• We can now “cure” some men with oligometastatic prostate cancer who previously had to be maintained on androgen deprivation therapy (ADT) for years or decades.
  • Major advances in imaging technology have been associated with several of the previous “happenings”. We now report regularly about the current and future roles of MRI and PET/CT scanning in the diagnosis, prognosis, and management of multiple forms of prostate cancer when a decade ago it was unusual for any prostate cancer patient to have such scans. And in some countries around the world techniques like 68Ga PSMA PET/CT scans are becoming the norm and starting to replace the use of the far older bone scan in assessing some types of patient.

Most recently

  • Three of the most influential professional societies in the world (when it comes to the management of prostate cancer) came together to endorse a set of “patient-friendly” guidelines on the management of localized cancer. And those guidelines were even more recently endorsed by a fourth relevant and influential professional society.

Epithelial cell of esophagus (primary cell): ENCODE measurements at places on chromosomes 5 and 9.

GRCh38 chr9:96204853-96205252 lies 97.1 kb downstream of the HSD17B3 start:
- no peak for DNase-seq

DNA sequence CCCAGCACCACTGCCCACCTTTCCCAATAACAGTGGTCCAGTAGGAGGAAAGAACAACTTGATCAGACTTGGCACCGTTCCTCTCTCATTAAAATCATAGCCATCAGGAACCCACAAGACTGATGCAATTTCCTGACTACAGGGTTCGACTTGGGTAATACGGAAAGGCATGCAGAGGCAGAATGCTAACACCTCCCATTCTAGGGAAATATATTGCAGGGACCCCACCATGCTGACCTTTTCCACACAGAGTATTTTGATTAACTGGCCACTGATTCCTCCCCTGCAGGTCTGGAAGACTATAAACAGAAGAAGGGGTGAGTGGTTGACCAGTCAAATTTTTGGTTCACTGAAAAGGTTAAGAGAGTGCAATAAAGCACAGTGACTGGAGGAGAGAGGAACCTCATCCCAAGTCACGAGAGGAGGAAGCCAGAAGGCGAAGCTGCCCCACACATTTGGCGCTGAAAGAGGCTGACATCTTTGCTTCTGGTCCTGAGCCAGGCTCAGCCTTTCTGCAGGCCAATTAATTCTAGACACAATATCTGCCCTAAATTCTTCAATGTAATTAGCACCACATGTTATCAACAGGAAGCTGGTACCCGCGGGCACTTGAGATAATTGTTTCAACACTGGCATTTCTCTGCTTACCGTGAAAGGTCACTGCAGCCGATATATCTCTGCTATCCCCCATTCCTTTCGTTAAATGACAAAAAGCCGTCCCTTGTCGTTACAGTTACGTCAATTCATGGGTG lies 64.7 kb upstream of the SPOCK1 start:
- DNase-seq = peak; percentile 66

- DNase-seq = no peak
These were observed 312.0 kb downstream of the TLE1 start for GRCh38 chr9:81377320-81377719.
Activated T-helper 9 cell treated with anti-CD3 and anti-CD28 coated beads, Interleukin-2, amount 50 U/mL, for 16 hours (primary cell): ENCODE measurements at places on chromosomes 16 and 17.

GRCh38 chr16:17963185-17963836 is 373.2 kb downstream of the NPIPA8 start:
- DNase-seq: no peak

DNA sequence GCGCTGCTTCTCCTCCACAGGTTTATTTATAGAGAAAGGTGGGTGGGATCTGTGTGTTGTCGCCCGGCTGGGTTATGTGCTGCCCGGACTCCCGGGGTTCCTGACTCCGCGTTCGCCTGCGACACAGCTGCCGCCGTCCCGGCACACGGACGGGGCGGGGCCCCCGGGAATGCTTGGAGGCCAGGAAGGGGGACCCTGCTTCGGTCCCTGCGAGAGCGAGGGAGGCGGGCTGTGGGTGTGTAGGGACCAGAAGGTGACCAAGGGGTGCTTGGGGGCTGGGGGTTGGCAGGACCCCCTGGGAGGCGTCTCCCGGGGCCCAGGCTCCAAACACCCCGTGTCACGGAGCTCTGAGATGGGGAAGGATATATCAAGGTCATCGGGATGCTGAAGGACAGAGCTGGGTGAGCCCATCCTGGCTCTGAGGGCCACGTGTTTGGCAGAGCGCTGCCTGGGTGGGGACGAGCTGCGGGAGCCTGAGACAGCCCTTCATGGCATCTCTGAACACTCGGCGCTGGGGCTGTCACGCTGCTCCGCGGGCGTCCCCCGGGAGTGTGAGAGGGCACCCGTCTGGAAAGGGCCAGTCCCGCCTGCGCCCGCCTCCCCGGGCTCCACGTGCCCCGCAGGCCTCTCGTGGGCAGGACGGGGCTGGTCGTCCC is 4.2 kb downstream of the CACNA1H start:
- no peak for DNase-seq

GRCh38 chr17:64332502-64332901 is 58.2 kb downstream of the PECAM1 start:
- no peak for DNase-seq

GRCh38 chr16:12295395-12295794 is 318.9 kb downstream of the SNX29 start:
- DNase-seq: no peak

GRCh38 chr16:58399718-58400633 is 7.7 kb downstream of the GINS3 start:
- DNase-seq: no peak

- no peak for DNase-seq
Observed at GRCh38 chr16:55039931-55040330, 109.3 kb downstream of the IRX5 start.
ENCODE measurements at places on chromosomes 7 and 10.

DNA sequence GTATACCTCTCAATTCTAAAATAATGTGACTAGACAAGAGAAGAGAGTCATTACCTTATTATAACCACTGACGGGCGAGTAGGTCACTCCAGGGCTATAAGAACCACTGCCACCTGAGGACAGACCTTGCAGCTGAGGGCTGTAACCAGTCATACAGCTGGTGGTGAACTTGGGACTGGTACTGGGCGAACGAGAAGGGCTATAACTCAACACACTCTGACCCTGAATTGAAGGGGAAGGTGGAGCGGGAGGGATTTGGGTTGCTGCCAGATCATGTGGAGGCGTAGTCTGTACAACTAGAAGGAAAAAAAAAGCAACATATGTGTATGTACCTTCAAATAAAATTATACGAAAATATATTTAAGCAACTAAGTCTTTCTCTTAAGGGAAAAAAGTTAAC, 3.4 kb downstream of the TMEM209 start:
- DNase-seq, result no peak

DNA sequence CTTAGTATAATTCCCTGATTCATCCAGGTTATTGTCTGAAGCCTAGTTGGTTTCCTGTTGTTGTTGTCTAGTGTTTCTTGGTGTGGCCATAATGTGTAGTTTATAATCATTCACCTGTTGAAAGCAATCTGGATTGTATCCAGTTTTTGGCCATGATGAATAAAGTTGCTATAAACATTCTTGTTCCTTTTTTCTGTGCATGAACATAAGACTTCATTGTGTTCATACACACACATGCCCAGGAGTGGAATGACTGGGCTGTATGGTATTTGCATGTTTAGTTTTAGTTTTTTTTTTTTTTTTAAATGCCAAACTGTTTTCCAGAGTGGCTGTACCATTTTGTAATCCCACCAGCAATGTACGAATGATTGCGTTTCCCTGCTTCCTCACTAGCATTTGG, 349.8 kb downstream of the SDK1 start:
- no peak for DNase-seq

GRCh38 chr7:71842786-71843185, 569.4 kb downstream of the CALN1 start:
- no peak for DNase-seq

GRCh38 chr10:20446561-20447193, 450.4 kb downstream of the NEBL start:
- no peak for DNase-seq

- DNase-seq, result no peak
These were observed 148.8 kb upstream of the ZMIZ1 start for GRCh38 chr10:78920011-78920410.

And all of these advances are things that are actually available to patients today (even if not always covered by health insurance).

Of course this hasn’t exactly helped patients in some other ways — and revolutions aren’t always helpful for individual citizens!

  • There used to be very few options for the initial treatment of a man with localized prostate cancer: surgery, radiotherapy, or watchful waiting. Now there are well over a dozen if you include all of the slightly different, but specific forms of radiotherapy. How is an individual man to make such a decision with confidence?
  • Equally, we still haven’t found a test that can tell us, definitively and up front, with > 95% selectivity and specificity, whether a man has clinically significant prostate cancer and needs treatment. Unless he has metastatic disease, we still need to give far too many men far too many biopsies to make this determination.
  • Consequentially, we still can’t screen men with high accuracy for their risk of prostate cancer — and so the use of the PSA test to screen men for prostate cancer remains one of the big controversies.

Last but not least, we are still looking for two major steps forward in the ways to actually treat prostate cancer:

  • The first would be a simple form of treatment suitable for men with localized prostate cancer that could turn it into a chronic but controlled disease (like taking a daily pill to manage a high cholesterol level).
  • The second would be a form of more intense treatment that could actually reverse metastatic prostate cancer.